Flynn pleads Fifth on Russia; may have lied for security clearance

The former adviser is a central figure in three ongoing U.S. investigations pertaining to Russian election interference.

By Doug G. Ware
Flynn pleads Fifth on Russia; may have lied for security clearance
Former national security adviser Michael Flynn invoked his Fifth Amendment right against self-incrimination Monday in refusing to hand over documents to the Senate. File Photo by Kevin Dietsch/UPI | License Photo

May 22 (UPI) -- Former national security adviser Michael Flynn -- a critical figure in the United States' Russia inquiries -- denied investigators Monday by refusing to comply with a Senate subpoena.

Flynn was ordered to hand over documents related to the investigation, which seeks to determine if there was any collaboration between President Donald Trump's team and the Kremlin before the November election.


However, Flynn invoked his Fifth Amendment privilege and declined to furnish the panel with relevant documents in his possession.

"The context in which the committee has called for General Flynn's testimonial production of documents make clear that he has more than a reasonable apprehension that any testimony he provides could be used against him," Flynn's attorney wrote in a letter to the committee.

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"Producing documents that fall within the subpoena's broad scope would be a testimonial act, insofar as it would confirm or deny the existence of such documents."


Seeking protection under the Fifth Amendment, which guarantees Americans the right against self-incrimination, allows Flynn to remain silent without admitting guilt.

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His attorney's letter also cites an "escalating public frenzy" and the appointment of former FBI chief Robert Mueller as a special prosecutor in the case as factors in Flynn's decision.

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The former adviser is party to three simultaneous U.S. investigations into the Russia affair at the Justice Department and in both chambers of Congress. While invoking the Fifth Amendment allows him to protect himself, it could also result in a criminal charge of contempt of Congress -- a possibility acknowledged Monday by Virginia Sen. Mark Warner, the committee's ranking Democrat.

"We have to find out whether we have the ability to either hold Gen. Flynn in contempt or whether it's just Fifth Amendment," he told CNN. "I've got to get the legal answer to that first."

One source told NBC News that it would be "imprudent" for Flynn to hand over any documents, which the panel has been seeking since last month.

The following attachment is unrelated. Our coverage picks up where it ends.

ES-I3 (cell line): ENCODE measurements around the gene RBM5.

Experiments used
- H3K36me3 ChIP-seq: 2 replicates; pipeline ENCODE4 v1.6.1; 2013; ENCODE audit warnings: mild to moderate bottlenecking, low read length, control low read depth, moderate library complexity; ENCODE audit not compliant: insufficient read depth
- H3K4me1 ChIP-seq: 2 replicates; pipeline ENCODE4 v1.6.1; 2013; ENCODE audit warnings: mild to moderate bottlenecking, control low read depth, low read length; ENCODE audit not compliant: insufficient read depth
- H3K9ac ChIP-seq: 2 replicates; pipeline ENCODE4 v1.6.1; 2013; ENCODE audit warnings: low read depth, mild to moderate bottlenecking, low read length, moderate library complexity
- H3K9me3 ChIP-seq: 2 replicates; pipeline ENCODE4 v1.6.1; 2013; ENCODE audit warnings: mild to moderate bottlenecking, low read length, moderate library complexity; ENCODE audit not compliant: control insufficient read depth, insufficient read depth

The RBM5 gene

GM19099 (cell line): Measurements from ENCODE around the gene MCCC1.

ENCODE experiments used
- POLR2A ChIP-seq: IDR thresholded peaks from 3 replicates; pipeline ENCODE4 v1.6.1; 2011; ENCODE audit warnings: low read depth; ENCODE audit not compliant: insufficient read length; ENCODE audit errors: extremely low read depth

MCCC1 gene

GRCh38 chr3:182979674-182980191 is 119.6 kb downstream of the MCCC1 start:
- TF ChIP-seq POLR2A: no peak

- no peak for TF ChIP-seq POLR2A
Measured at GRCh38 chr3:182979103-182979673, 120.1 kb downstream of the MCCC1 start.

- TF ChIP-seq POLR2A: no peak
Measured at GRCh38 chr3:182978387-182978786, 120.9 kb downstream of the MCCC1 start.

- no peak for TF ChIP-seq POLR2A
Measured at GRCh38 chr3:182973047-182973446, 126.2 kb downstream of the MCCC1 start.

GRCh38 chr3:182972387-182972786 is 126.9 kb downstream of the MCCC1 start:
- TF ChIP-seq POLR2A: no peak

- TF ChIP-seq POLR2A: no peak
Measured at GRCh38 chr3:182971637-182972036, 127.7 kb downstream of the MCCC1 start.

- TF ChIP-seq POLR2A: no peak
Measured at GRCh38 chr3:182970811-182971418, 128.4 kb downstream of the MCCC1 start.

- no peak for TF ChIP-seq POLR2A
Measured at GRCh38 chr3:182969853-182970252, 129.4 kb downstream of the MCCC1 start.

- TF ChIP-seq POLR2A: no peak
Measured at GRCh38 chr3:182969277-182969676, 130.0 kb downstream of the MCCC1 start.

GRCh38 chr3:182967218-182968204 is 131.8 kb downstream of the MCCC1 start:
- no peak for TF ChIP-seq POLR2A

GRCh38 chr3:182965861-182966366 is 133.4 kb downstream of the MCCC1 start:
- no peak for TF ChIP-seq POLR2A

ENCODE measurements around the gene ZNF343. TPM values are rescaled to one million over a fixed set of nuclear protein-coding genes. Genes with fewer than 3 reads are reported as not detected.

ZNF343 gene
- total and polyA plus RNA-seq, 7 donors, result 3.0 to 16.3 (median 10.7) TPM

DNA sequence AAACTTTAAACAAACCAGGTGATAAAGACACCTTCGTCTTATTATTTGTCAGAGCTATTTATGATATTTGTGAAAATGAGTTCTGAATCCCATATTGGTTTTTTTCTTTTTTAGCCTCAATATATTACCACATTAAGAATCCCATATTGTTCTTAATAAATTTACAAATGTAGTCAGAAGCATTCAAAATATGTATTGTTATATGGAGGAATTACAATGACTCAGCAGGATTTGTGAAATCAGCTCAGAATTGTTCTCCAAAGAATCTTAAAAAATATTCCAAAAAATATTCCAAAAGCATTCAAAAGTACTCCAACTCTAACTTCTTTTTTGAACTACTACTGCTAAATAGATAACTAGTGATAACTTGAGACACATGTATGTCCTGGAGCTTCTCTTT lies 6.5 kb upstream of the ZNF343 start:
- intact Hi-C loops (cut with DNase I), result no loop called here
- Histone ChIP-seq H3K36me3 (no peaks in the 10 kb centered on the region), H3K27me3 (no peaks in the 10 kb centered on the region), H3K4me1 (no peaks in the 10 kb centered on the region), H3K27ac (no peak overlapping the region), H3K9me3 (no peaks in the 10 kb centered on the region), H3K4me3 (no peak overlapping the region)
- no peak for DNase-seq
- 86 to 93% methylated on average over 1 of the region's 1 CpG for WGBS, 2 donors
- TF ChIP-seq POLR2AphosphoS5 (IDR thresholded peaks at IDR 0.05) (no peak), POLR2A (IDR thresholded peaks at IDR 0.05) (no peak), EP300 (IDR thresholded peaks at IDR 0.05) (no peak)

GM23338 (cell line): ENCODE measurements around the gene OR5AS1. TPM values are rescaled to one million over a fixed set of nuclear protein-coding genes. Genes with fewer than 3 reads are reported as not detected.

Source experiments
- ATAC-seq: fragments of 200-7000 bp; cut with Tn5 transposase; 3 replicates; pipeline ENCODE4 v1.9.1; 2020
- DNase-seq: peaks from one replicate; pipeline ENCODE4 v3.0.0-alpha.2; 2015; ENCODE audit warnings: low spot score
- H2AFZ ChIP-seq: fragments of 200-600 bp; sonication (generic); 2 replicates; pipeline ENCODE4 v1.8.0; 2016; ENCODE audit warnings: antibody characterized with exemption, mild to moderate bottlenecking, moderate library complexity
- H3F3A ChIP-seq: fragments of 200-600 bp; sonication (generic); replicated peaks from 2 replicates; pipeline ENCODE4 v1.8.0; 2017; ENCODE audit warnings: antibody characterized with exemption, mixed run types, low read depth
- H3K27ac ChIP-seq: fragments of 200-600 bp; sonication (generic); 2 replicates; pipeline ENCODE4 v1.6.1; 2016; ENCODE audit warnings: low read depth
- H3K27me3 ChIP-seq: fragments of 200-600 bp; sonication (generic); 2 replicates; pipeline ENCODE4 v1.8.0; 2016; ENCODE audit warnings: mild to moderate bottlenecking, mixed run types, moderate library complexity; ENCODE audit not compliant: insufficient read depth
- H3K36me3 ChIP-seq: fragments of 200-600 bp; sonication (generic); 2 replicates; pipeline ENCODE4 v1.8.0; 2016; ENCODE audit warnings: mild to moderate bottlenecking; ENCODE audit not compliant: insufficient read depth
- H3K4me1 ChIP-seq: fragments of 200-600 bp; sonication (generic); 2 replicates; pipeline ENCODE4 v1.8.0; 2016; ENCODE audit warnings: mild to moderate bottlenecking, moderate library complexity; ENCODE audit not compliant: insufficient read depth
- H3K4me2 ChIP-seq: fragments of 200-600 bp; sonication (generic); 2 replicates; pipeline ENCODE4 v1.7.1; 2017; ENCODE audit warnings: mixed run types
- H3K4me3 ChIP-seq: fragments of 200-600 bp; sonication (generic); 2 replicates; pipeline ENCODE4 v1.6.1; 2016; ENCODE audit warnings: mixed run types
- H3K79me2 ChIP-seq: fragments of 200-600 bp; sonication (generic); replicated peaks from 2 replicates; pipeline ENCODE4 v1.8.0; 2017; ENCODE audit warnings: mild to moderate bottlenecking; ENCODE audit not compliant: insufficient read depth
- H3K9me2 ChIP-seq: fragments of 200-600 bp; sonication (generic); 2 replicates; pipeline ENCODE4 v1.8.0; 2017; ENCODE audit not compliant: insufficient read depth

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Also Monday, Rep. Elijah Cummings, D-Md., said documents already in the House Oversight Committee's possession appear to indicate that Flynn may have lied to investigators last year when they were conducting a background check for his top-level security clearance.


Cummings said the documents show that Flynn told investigators that U.S. companies had paid for a 2015 trip to Moscow, where he delivered a speech at an event honoring the Russian news outlet RT. However, Cummings said, it appears that RT directly paid for Flynn's airfare, lodging and other expenses -- as well as his $45,000 speaking fee.

It is a crime to falsify or conceal information on a security clearance application.

"We need to know what the president, vice president, White House counsel and other top officials knew about General Flynn -- and when they knew it," Cummings wrote in a letter to House Oversight Committee Chairman Jason Chaffetz, R-Utah.

Flynn was fired by Trump 24 days into his stint as national security adviser over his contacts with Russian diplomat Sergei Kislyak in December -- discussions the president said he failed to disclose to Vice President Mike Pence.

Flynn is a central figure in the Russia investigation because of his known contacts with Kislyak and the top-level role he subsequently filled in the Trump administration.


The U.S. intelligence community believes Moscow, with the approval of President Vladimir Putin, attempted to sway the election in Trump's favor last year. All three investigations are looking into that same prospect, as well as the possibility of cooperation between Trump's campaign and the Kremlin to achieve that goal.

Trump has repeatedly denied there was any collusion between his team and Russian officials.

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